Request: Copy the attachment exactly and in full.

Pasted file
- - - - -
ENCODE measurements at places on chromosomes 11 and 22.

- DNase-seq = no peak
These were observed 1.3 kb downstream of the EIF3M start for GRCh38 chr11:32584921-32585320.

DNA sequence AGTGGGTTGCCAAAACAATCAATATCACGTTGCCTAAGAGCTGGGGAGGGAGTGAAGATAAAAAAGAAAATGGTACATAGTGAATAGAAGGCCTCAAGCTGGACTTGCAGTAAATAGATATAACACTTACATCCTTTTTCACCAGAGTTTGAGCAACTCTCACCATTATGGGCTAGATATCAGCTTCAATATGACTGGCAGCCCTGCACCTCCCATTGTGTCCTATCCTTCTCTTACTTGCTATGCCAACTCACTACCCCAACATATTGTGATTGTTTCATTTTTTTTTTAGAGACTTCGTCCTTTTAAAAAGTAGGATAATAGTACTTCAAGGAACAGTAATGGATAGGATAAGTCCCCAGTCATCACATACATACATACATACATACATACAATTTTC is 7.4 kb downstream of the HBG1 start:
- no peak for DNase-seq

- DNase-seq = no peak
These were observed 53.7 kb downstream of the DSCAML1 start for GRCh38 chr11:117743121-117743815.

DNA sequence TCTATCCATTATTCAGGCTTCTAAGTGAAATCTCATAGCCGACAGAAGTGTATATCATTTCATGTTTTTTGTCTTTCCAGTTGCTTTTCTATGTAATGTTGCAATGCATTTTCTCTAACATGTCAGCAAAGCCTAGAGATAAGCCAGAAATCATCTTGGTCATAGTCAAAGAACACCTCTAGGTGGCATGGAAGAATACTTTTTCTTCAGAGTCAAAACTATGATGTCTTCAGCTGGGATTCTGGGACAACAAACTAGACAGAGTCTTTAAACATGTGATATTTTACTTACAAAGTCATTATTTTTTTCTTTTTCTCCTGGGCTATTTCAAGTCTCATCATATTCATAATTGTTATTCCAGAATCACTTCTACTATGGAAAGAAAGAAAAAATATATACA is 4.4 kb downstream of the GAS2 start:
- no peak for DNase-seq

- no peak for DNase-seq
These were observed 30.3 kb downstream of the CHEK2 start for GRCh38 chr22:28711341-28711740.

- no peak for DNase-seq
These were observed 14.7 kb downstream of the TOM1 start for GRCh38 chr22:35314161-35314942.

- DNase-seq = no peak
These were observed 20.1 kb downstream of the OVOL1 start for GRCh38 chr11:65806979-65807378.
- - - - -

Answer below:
ENCODE measurements at places on chromosomes 11 and 22.

- DNase-seq = no peak
These were observed 1.3 kb downstream of the EIF3M start for GRCh38 chr11:32584921-32585320.

DNA sequence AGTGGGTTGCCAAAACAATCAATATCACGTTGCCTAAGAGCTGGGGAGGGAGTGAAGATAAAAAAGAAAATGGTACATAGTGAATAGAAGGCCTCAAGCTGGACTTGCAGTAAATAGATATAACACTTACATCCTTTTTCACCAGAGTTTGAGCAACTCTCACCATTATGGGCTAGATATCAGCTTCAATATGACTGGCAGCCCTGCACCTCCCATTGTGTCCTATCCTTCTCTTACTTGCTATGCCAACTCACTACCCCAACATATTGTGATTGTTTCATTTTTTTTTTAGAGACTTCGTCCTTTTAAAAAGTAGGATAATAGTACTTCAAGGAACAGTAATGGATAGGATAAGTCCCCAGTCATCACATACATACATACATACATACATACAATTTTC is 7.4 kb downstream of the HBG1 start:
- no peak for DNase-seq

- DNase-seq = no peak
These were observed 53.7 kb downstream of the DSCAML1 start for GRCh38 chr11:117743121-117743815.

DNA sequence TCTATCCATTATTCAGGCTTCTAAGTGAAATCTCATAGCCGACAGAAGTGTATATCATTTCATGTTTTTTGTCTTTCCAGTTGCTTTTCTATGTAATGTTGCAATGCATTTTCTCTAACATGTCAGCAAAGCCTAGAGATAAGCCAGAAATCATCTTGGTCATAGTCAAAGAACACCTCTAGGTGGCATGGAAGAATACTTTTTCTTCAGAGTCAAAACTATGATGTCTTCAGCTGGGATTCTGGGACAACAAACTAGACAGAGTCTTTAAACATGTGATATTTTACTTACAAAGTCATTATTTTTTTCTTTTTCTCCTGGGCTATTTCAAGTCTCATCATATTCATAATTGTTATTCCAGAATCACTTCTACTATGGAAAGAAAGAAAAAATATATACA is 4.4 kb downstream of the GAS2 start:
- no peak for DNase-seq

- no peak for DNase-seq
These were observed 30.3 kb downstream of the CHEK2 start for GRCh38 chr22:28711341-28711740.

- no peak for DNase-seq
These were observed 14.7 kb downstream of the TOM1 start for GRCh38 chr22:35314161-35314942.

- DNase-seq = no peak
These were observed 20.1 kb downstream of the OVOL1 start for GRCh38 chr11:65806979-65807378.